It’s so difficult to let go and trust the process. Especially when it comes to managing creatives and projects. There is not one way that works for all when it comes to unlocking your (or others) creativity. The most you can do as a manager is to make sure your team has all of the resources and information that they need. And from there, you have to take a few steps back, give time and space and let the creatives be creative. Here are some ways in which I try to set guidelines or parameters to keep the project on task and on time while still giving my creative team the freedom to work within their process:

  1. Have a formal kick-off meeting no matter how big or small the project is. It helps to set the tone of the assignment and give it importance and meaning behind it. It also is a good chance to make sure you are organized and have all you need for your team to get started. More times than not it’s a reality check for me that I myself need more information before I can expect my team to execute on the project deliverables.
  2. Give context. I used to shield more of the minor – what I thought was useless information to the the designers or developers on my team. But I find that it helps to give the team more information on maybe the personality of the client themselves or why the project is so important (maybe it leverage for the sales team to upsell on a bigger scope of work.). It makes the project feel more personable and gives the creative more intel/investment on a personal level.
  3. Get to the main points. I try to be as concise as possible with information I am outputting to the team. I think it’s so important to keep client emotion out of client comments when passed to the team. You’re expecting these team members to absorb so much information so do not give them anything more than is needed – that is your job as a manager to weed that out.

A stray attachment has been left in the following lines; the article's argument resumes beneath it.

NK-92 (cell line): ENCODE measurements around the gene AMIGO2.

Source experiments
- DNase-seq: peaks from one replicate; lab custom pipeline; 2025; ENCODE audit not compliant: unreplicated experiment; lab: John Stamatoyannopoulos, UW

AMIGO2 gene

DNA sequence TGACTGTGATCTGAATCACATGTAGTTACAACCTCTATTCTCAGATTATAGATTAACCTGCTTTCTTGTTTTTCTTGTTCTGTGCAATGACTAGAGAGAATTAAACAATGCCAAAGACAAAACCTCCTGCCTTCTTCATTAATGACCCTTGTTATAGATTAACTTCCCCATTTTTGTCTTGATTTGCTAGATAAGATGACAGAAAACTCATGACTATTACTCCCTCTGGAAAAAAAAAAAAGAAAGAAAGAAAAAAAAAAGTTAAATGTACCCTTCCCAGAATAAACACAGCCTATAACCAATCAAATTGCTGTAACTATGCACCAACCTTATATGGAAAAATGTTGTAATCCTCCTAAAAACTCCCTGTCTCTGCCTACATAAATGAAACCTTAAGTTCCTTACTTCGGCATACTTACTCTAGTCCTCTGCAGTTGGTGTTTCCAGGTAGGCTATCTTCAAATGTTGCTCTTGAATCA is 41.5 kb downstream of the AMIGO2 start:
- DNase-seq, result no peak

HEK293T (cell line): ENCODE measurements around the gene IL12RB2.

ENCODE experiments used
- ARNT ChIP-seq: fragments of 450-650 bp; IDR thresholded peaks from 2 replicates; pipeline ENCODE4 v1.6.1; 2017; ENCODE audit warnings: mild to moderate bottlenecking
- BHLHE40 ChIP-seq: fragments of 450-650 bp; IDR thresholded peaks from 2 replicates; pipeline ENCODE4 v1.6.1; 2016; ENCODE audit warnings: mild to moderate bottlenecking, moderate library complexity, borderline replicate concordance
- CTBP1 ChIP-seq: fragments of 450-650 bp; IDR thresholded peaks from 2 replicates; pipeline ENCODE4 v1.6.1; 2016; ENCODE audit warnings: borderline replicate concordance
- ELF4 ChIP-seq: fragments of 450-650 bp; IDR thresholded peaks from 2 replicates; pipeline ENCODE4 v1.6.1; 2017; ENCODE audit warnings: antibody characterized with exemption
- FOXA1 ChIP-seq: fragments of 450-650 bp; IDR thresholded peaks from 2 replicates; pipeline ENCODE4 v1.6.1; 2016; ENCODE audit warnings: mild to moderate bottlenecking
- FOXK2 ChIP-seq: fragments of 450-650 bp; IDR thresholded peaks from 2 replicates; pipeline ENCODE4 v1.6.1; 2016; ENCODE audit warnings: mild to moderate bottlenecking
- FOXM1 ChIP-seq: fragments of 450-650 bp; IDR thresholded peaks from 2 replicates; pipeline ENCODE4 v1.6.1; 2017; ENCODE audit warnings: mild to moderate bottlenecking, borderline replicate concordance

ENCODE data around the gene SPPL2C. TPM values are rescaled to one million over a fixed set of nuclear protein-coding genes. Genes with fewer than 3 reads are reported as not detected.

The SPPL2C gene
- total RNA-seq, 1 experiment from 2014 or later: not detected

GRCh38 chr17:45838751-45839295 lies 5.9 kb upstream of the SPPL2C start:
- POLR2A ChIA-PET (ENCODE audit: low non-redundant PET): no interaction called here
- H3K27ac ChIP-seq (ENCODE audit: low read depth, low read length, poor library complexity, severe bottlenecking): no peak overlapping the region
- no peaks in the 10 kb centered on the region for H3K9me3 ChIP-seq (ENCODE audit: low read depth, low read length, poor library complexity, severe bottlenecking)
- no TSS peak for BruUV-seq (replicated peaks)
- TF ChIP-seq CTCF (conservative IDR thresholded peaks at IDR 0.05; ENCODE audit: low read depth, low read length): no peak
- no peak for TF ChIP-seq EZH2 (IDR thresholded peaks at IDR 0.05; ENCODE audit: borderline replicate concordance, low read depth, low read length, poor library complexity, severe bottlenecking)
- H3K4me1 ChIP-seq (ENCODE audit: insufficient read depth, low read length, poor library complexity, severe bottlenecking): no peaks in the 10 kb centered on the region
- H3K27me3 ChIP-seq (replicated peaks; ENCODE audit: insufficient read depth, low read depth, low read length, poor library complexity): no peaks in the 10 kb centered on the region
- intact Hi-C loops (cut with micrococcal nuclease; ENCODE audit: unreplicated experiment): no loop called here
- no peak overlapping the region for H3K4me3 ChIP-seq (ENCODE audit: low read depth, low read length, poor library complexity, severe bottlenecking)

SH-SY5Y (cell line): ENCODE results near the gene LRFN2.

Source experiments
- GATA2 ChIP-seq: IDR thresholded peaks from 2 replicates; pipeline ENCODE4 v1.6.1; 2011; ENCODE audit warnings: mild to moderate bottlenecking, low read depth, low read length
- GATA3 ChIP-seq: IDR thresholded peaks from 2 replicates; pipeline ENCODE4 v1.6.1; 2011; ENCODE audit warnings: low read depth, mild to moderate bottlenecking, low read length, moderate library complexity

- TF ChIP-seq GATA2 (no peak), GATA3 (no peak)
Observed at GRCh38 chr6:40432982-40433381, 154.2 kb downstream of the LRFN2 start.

4. Check-ins are great in a non-micro-managerial way if done right. This is key. Checking in internally throughout client deadlines is a great way to watch the project evolve and see the process iron itself out – but they can turn into a hovering helicopter if not done right. I try my best to ask my creatives to schedule any check-in reviews. That takes the pressure off of them feeling like they have to back into some date and time that forced them into. It also gives them the chance to make the decision as to when they feel their work is ready and good. I find that there are a lot fewer excuses like… I ran out of time, I didn’t get to that yet, well, you’d set the meeting, etc.
  5. Compliment and challenge the thinking. I don’t think that one can live without the other. There is no chance you walk into a review after some time has gone by and cannot find at least one great thing that was accomplished in the project – even if it happened to derail the main objective. That’s where challenge comes into play. I believe you need to acknowledge the process and work that went into something for better or for worse. And then from there once you have established that you appreciate the thinking and work that was done then you can come in with the challenge. I prefer to challenge the thinking than give harsh one liner directives. That never lends itself to the good conversation that can lead to even greater thinking and solutions.

So, all in all, it boils up to five things: proper formalities, giving context, concise information, check-ins and thoughtful critiques.

Photo Cred: unsplash-logoSteve Johnson